3 Give examples of ways people can improve soil quality and crop growth (e.g., irrigation, fertilizer, pest control).
4 Compare and contrast how different cultures meet needs for basic nutrients by consuming various foods.
5 Evaluate the nutritional value of different foods by analyzing package labels.
2.1 Materials can be classified as solid, liquid or gas based on their observable properties.
2.1.a Solids tend to maintain their own shapes, while liquids tend to assume the shapes of their containers, and gases fill their containers fully.
1 Materials can be classified as solid, liquid or gas. All forms of matter have weight and take up space, but each form has unique properties.
2 Solids are the only form of matter that have a definite shape. A solid's shape can be changed by hammering, twisting or stretching, but its weight remains the same. Solids can be hard, soft, bouncy, stretchy or grainy.
3 Solids take up a definite amount of space (volume); the volume does not change if the solid is placed in different containers.
4 Liquids do not have a definite shape; they flow to the bottom of a container and take on the shape of the part of the container they occupy. Liquids pour and flow from a higher point to a lower point; some liquids flow faster than others.
5 Liquids have a definite volume. When a liquid is poured into different containers, the shape of the liquid may change, but the volume does not.
6 Gases are made of particles too small to see, but they still take up space and have weight. Gases do not have a definite shape; they take on the shape of whatever container they occupy. For example, the air in an inflated balloon can be squeezed and reshaped.
7 Gases do not have a definite volume; they spread out in all directions to fill any size container, or they keep spreading in all directions if there is no container. For example, blowing even a small amount of air into a balloon immediately fills the entire balloon; the smell of baking bread eventually fills the entire house and even outside.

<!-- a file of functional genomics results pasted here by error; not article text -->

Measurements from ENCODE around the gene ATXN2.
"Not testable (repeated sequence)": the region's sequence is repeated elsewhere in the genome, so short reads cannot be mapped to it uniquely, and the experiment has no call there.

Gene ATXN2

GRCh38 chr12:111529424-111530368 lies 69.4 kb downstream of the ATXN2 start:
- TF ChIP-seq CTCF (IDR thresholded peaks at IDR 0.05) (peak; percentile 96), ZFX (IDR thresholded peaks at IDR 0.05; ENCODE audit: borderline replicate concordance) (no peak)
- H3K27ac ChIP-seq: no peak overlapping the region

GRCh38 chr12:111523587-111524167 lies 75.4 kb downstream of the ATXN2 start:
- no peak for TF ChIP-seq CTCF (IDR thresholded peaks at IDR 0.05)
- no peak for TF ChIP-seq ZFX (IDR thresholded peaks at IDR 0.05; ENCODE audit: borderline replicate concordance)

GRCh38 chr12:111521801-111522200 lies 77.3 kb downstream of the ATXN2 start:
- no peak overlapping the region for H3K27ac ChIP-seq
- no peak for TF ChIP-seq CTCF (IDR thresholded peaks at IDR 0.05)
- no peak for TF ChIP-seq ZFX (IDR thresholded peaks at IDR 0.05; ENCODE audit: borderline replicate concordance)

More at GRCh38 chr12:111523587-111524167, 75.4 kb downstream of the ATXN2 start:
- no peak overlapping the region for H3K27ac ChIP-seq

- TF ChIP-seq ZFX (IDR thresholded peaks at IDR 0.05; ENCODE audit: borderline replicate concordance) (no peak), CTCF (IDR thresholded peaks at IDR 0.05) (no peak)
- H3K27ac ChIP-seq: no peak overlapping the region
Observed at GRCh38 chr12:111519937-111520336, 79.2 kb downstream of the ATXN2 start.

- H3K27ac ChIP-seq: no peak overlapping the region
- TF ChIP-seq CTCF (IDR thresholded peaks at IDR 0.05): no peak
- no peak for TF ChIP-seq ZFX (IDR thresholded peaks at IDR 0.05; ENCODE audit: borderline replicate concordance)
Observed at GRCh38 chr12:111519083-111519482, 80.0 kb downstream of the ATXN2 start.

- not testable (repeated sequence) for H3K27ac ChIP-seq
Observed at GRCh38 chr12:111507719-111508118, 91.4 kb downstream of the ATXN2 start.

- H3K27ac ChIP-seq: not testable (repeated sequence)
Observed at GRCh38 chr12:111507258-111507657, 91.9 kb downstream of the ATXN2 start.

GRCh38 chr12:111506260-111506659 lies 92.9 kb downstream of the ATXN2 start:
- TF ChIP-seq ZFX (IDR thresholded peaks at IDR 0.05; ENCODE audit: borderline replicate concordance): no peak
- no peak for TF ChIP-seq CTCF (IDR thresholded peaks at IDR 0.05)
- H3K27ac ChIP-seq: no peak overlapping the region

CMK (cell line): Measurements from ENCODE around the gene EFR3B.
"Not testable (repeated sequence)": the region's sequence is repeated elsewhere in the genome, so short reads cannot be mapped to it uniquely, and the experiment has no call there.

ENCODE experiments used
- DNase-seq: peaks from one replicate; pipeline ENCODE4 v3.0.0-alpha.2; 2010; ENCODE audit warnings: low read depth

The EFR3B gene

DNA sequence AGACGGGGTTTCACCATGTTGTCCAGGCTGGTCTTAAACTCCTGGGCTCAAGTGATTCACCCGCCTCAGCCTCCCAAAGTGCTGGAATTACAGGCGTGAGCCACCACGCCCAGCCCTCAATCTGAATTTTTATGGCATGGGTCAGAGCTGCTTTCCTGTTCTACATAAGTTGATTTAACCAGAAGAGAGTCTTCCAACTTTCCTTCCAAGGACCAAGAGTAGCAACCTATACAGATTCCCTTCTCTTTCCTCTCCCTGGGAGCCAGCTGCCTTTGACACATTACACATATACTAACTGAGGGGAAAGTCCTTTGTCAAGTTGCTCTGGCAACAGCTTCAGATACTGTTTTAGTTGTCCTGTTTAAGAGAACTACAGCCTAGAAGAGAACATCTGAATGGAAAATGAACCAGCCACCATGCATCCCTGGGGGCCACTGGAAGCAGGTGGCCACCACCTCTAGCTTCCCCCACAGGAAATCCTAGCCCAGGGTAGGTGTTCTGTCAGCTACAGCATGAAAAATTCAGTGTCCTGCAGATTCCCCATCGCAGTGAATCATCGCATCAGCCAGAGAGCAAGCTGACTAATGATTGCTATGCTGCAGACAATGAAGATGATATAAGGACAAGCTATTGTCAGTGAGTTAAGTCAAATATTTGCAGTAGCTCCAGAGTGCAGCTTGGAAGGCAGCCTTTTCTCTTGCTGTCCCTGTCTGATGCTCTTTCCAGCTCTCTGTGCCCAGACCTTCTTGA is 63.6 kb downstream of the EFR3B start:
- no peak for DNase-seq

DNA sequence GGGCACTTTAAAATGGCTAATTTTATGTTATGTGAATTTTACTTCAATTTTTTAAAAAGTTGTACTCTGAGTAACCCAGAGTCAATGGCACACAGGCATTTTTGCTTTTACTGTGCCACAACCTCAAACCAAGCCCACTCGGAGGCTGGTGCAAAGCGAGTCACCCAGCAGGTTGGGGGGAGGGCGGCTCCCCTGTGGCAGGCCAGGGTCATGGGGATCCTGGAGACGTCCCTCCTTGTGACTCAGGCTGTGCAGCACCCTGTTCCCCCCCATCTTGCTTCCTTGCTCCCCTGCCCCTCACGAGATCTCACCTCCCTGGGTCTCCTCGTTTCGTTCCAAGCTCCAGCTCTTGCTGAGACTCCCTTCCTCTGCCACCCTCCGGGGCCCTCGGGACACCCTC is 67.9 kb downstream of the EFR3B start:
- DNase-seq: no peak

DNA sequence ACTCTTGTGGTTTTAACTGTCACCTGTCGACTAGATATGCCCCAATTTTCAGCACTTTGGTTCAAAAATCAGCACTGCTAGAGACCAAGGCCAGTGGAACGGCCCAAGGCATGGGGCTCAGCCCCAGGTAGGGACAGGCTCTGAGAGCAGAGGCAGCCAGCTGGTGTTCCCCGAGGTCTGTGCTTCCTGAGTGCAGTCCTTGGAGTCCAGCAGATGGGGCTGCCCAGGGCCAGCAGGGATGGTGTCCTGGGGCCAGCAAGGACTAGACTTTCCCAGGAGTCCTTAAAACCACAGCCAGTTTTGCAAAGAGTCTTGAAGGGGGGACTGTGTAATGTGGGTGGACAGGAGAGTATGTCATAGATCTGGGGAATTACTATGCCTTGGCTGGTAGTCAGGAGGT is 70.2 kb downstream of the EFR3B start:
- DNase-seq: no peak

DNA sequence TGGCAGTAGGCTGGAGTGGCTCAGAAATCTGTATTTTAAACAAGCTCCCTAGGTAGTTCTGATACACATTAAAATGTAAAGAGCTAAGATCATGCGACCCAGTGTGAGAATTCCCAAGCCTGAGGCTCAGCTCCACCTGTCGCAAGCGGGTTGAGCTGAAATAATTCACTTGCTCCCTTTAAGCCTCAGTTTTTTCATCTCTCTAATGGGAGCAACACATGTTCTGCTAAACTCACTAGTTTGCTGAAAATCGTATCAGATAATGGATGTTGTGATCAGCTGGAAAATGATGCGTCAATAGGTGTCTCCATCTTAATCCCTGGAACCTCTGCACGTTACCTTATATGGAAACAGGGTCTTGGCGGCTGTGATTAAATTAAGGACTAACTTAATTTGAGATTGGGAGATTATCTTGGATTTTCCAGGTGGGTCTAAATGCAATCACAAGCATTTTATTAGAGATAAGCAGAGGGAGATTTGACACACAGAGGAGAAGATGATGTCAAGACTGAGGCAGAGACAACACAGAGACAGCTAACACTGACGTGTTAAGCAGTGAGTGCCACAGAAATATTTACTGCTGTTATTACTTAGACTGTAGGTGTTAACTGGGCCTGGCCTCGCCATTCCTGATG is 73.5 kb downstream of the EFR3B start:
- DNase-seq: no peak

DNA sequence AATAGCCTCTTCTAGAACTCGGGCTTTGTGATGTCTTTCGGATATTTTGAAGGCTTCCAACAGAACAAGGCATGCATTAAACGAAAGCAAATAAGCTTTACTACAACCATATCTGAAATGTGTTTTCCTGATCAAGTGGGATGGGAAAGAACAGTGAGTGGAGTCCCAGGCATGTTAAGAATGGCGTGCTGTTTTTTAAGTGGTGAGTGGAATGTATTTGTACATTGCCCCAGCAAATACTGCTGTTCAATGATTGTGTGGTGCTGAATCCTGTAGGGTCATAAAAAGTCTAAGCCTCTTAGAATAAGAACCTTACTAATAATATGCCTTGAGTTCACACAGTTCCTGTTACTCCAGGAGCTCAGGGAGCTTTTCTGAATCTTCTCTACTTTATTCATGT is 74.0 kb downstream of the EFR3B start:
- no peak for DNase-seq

2.2 Plants change their forms as part of their life cycles.
2.2.a The life cycles of flowering plants include seed germination, growth, flowering, pollination and seed dispersal.
1 Flowering plants progress through a sequenced life cycle. First, seeds sprout (germinate), then seedlings grow into adult plants with leaves and flowers. If the flowers are pollinated, seeds develop that will grow into new plants to continue the life cycle.
3 Seeds contain the beginnings of a new plant (embryo) and the food (energy source) the new plant needs to grow until it is mature enough to produce its own food. Different plant varieties produce seeds of different size, color and shape.
4 Environmental conditions, such as temperature, amount of light, amount of water and type of soil, affect seed germination and plant development.
5 A plant's seed will grow into a new plant that resembles but is not identical to the parent plant or to other new plants. For example, marigold plants produce marigold seeds that grow into new marigold plants. Individual marigolds, however, vary in height, number of leaves, etc.
6 Seedlings are young plants that produce the structures that will be needed by the plant to survive in its environment: Roots and leaves begin to grow and take in nutrients, water and air; and the stem starts to grow towards sunlight.